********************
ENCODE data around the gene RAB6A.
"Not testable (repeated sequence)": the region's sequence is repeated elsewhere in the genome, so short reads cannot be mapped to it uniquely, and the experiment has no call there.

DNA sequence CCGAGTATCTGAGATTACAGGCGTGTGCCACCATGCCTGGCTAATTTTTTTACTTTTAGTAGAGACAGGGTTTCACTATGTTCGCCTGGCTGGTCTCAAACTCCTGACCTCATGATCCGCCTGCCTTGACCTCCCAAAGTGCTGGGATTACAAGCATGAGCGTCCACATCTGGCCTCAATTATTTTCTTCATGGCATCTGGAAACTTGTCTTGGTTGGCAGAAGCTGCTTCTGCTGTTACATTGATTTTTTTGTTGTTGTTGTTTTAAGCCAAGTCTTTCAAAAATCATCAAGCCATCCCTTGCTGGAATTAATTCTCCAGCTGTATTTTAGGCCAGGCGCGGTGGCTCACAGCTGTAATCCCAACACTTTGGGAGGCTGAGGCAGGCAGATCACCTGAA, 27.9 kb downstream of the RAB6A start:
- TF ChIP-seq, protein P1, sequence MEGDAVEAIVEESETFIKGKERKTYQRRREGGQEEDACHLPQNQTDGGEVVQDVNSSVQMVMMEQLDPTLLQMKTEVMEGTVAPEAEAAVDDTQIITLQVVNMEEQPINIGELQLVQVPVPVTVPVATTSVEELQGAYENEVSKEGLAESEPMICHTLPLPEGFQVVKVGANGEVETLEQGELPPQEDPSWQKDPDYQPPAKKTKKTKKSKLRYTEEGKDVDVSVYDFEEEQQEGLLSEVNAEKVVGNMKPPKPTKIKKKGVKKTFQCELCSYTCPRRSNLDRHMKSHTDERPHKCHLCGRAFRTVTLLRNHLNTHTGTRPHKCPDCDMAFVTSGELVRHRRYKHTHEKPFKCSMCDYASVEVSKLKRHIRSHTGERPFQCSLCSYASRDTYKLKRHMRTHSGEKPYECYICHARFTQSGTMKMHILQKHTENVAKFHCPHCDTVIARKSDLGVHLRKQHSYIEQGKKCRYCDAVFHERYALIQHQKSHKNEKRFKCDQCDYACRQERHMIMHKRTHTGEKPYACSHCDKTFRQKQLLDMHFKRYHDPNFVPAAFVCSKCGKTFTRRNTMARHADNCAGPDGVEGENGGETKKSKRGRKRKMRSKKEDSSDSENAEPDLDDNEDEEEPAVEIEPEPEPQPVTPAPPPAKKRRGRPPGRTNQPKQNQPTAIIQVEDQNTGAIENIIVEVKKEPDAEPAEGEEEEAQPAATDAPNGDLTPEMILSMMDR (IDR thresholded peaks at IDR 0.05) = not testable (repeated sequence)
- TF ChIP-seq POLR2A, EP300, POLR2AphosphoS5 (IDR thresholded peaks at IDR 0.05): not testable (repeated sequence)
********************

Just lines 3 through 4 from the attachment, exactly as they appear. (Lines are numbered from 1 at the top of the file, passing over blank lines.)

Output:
DNA sequence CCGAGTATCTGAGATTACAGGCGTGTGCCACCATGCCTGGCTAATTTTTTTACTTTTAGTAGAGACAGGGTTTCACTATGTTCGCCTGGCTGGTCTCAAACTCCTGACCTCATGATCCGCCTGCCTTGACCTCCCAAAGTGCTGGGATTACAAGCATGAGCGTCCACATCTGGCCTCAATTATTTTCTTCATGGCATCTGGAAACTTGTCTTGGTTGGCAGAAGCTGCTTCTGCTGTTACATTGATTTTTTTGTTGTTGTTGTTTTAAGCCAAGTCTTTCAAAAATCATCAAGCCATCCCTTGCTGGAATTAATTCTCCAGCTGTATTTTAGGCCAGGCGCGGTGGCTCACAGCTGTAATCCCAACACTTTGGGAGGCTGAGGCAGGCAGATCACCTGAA, 27.9 kb downstream of the RAB6A start:
- TF ChIP-seq, protein P1, sequence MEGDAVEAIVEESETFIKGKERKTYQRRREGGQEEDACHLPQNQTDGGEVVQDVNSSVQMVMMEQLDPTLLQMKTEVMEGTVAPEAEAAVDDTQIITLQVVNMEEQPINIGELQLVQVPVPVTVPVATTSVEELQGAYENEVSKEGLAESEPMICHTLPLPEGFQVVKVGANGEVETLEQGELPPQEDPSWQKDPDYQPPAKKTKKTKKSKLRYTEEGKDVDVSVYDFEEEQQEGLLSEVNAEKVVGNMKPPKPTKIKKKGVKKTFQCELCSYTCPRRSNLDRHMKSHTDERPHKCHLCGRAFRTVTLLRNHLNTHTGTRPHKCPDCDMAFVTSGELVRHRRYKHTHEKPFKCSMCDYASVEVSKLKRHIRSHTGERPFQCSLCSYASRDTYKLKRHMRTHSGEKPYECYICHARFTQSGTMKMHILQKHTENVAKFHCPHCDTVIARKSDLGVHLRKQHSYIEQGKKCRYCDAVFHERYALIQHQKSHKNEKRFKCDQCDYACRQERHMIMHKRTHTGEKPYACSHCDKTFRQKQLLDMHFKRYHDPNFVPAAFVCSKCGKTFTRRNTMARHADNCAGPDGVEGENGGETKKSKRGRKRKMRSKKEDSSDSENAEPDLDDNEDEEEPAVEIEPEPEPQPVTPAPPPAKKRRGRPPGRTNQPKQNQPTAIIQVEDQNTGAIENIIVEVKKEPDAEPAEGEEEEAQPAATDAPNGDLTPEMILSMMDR (IDR thresholded peaks at IDR 0.05) = not testable (repeated sequence)